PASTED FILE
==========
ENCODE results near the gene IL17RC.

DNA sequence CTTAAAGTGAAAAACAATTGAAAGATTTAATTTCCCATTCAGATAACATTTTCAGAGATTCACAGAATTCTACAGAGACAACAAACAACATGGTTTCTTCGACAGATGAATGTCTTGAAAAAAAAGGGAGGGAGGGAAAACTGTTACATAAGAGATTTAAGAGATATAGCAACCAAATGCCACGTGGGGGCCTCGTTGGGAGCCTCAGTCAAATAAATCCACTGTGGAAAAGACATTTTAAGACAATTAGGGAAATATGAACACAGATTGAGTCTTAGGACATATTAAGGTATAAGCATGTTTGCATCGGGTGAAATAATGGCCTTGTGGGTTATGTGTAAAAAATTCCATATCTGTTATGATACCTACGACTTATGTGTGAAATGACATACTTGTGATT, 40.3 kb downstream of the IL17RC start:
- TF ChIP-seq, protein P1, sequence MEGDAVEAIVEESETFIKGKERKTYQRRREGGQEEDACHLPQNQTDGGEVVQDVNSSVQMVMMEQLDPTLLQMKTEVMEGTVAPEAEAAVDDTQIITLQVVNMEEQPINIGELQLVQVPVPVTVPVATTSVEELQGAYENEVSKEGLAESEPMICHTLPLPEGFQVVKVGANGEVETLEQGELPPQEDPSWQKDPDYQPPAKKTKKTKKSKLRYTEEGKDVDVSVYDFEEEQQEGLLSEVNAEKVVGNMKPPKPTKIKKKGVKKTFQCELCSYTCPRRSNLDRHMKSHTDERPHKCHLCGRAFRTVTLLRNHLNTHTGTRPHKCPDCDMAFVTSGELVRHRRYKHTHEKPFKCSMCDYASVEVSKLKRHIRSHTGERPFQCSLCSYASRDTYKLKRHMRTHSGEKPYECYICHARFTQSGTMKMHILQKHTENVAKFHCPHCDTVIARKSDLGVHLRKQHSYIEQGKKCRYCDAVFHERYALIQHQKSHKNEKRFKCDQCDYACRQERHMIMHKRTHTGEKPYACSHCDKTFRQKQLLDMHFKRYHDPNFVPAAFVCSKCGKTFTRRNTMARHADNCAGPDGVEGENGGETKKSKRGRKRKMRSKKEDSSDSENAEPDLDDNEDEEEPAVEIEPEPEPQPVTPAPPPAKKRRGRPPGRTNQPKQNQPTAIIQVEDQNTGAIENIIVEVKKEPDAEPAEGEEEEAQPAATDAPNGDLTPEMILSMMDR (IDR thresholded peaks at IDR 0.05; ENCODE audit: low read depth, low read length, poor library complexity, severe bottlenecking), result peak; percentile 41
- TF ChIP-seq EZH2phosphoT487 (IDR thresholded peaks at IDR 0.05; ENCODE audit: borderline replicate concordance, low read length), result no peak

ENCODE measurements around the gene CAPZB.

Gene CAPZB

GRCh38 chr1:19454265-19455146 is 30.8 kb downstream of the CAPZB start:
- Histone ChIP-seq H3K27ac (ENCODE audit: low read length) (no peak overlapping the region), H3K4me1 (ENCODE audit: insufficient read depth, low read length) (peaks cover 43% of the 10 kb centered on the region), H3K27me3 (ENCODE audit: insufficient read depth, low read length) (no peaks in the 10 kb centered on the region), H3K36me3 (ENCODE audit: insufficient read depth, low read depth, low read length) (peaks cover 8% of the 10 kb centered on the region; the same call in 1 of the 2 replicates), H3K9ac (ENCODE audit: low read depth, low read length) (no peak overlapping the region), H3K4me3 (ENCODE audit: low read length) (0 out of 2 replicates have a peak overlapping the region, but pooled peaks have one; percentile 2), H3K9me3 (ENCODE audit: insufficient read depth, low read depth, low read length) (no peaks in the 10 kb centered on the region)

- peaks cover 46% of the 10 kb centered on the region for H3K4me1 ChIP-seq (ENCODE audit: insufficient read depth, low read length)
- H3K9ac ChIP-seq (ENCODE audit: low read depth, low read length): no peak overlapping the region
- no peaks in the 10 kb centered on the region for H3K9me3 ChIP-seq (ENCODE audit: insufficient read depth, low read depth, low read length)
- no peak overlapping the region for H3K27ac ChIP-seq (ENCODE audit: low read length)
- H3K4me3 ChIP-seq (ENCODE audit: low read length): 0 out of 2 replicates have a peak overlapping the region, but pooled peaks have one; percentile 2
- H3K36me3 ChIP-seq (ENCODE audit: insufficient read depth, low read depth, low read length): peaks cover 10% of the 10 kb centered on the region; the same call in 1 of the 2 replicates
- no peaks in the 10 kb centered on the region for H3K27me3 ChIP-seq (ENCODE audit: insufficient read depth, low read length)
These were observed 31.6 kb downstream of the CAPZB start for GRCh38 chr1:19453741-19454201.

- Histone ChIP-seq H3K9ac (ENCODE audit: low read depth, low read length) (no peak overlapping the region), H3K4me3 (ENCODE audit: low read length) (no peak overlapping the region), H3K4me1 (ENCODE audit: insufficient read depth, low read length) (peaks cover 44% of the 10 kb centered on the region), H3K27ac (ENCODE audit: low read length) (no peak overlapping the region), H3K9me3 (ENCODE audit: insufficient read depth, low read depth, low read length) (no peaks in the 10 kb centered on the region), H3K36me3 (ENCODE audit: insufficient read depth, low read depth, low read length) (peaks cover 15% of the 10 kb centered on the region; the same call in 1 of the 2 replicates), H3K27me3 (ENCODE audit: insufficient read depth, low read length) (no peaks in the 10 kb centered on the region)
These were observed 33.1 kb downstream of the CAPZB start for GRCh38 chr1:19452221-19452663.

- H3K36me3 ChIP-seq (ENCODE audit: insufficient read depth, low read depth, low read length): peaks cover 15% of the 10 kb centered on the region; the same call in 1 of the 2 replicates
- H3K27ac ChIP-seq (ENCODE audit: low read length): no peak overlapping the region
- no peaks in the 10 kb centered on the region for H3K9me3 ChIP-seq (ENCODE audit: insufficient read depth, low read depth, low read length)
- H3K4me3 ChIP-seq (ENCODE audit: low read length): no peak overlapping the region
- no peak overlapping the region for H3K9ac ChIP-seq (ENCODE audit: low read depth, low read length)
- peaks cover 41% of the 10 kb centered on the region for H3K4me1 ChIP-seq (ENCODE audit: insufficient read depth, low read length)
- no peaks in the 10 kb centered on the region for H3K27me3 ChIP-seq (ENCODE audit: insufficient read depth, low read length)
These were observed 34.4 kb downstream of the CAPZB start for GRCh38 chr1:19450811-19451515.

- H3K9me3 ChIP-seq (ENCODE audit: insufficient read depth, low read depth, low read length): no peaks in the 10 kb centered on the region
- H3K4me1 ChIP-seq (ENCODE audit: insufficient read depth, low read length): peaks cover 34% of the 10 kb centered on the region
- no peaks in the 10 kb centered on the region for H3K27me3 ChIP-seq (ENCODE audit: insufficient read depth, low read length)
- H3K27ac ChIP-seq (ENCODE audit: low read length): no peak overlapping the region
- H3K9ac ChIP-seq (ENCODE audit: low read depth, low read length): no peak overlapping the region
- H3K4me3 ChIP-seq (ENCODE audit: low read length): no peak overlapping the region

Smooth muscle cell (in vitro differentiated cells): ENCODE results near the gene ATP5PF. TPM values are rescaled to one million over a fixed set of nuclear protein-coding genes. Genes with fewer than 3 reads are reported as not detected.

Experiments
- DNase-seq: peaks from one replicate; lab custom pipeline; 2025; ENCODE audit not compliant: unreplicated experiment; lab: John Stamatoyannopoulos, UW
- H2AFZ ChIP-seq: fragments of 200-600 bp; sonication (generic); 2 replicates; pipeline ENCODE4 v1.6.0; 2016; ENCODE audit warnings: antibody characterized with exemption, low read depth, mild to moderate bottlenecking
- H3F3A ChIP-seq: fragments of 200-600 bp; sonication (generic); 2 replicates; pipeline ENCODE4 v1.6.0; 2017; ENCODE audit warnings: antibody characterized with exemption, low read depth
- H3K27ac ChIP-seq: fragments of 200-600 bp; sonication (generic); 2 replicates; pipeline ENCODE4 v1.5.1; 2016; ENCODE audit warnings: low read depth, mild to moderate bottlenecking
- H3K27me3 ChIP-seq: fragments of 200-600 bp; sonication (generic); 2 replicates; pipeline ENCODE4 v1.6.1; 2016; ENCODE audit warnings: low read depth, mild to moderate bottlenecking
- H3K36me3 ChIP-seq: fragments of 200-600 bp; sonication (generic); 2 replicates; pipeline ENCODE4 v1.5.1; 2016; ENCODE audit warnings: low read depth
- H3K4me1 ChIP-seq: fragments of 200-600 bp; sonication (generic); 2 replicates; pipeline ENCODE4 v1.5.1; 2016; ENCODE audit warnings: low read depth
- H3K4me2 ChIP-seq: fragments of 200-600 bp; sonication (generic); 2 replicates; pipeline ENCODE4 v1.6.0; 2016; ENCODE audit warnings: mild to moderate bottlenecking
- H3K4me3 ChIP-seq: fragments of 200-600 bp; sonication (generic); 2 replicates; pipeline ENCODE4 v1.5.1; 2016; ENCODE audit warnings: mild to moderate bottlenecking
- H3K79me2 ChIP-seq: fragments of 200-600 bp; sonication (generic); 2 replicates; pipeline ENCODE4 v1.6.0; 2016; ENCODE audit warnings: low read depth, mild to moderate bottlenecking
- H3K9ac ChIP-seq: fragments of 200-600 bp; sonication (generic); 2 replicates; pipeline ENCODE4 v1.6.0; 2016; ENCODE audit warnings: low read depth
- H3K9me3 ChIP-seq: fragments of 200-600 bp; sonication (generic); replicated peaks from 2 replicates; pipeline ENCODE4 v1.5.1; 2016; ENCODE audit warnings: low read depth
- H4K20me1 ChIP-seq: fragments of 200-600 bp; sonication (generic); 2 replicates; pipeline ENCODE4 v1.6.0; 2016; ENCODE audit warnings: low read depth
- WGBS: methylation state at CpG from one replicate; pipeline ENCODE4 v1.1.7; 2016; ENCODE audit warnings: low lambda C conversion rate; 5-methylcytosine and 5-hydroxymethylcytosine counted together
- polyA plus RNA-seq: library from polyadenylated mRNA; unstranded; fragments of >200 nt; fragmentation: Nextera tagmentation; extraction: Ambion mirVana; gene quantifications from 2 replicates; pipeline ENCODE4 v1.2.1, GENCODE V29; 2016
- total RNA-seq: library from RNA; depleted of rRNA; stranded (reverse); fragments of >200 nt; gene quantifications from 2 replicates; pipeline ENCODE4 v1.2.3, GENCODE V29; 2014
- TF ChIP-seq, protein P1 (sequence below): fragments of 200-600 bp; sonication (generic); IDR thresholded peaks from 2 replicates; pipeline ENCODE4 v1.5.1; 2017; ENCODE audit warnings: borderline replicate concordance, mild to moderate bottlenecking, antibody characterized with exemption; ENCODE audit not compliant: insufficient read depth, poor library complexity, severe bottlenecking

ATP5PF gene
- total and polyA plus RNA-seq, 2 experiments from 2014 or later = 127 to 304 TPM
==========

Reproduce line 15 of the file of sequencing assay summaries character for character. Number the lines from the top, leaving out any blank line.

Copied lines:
- no peaks in the 10 kb centered on the region for H3K27me3 ChIP-seq (ENCODE audit: insufficient read depth, low read length)